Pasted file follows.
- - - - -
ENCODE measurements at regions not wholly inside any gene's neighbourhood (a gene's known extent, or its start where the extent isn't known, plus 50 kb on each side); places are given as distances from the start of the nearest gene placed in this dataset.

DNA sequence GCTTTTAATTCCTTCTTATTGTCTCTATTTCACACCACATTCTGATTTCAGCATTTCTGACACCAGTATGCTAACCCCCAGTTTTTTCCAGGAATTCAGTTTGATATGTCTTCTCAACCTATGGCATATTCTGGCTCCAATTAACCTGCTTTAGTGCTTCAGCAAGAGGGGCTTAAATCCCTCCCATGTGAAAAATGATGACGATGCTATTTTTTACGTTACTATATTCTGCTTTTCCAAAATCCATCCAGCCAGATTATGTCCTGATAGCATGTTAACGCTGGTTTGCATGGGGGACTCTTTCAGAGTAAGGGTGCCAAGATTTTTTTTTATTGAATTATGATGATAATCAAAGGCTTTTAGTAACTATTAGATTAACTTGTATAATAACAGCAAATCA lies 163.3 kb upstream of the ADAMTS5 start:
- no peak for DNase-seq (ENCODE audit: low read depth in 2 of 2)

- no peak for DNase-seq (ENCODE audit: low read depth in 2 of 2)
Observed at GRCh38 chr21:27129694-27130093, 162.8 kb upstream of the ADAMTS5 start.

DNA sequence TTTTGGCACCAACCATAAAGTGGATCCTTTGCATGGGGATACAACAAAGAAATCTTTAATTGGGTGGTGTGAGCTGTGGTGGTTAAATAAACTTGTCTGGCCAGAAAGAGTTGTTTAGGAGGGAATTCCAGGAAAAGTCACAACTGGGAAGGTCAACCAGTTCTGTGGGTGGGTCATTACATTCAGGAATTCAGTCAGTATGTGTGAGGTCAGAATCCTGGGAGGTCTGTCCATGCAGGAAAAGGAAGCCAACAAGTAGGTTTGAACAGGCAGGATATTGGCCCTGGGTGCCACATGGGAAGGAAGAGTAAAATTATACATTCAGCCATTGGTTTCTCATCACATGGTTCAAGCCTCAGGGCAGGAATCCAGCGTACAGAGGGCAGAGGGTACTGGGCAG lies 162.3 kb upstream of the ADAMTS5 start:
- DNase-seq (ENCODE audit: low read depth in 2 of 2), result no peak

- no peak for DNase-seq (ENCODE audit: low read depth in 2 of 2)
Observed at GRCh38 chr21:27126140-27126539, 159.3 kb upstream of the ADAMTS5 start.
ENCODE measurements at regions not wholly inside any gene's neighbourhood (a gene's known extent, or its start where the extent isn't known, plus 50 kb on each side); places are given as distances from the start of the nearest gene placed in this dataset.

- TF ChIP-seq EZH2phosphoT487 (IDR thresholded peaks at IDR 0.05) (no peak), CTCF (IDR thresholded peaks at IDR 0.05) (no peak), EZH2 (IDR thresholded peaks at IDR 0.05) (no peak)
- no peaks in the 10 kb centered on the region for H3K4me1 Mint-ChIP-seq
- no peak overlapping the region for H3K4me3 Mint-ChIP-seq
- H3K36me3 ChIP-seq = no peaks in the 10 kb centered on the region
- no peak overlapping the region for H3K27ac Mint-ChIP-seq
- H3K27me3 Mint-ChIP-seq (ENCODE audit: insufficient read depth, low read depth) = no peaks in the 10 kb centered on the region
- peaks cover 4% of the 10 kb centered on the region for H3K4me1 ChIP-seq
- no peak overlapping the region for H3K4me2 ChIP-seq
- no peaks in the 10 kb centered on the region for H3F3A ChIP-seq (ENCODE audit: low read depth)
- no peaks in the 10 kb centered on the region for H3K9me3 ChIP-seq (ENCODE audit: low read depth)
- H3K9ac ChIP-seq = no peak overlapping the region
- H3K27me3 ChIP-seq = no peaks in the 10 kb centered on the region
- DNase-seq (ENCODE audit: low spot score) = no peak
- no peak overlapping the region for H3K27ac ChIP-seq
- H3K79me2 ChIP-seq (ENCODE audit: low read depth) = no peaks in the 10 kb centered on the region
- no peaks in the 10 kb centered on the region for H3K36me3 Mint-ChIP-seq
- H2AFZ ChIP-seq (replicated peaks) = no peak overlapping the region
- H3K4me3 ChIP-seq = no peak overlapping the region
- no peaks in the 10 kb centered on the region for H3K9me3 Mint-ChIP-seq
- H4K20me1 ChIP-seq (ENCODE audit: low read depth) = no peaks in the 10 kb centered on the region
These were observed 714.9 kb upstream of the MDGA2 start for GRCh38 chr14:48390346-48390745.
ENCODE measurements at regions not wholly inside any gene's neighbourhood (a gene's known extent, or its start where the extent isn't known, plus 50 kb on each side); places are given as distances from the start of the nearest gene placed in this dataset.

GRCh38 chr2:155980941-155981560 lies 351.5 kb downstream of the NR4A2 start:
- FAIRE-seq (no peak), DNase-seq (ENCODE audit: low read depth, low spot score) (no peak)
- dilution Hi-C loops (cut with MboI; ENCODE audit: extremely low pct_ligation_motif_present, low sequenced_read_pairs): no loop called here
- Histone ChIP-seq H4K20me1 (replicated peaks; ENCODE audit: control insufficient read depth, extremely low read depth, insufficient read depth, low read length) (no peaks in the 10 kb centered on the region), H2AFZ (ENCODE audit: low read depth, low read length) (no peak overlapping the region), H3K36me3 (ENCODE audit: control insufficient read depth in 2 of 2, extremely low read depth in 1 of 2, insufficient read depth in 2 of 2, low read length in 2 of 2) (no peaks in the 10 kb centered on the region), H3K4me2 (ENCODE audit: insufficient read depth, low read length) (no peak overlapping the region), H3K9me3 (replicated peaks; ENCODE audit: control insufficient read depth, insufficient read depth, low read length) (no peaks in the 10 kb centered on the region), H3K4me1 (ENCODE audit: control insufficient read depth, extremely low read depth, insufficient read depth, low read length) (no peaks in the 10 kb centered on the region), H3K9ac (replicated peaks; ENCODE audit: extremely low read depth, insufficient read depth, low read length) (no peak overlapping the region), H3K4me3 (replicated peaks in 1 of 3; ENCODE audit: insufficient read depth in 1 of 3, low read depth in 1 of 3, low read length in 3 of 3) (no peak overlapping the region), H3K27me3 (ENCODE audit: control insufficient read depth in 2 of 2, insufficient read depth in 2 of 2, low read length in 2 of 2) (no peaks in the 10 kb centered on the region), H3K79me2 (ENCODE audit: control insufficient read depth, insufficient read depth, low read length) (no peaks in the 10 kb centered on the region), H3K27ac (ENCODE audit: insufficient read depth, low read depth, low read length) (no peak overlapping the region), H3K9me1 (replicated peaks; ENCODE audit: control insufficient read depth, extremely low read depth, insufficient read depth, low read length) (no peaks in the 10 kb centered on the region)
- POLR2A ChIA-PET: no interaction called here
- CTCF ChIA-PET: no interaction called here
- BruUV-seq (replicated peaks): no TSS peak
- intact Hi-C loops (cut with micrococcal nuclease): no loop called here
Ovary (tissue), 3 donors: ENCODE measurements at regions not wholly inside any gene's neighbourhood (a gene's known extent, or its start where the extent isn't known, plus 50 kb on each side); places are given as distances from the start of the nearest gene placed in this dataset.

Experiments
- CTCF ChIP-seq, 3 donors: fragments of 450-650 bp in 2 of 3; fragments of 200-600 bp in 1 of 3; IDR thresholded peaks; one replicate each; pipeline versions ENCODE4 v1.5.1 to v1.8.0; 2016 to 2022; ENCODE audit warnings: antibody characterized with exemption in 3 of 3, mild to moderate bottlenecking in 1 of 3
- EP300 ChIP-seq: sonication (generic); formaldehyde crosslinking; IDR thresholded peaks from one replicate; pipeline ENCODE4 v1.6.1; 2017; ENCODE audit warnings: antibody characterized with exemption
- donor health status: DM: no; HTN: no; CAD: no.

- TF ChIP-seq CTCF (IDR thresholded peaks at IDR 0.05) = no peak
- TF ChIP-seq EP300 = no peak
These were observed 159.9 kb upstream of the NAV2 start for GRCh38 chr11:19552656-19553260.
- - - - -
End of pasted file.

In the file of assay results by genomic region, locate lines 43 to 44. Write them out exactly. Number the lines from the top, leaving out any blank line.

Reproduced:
- CTCF ChIP-seq, 3 donors: fragments of 450-650 bp in 2 of 3; fragments of 200-600 bp in 1 of 3; IDR thresholded peaks; one replicate each; pipeline versions ENCODE4 v1.5.1 to v1.8.0; 2016 to 2022; ENCODE audit warnings: antibody characterized with exemption in 3 of 3, mild to moderate bottlenecking in 1 of 3
- EP300 ChIP-seq: sonication (generic); formaldehyde crosslinking; IDR thresholded peaks from one replicate; pipeline ENCODE4 v1.6.1; 2017; ENCODE audit warnings: antibody characterized with exemption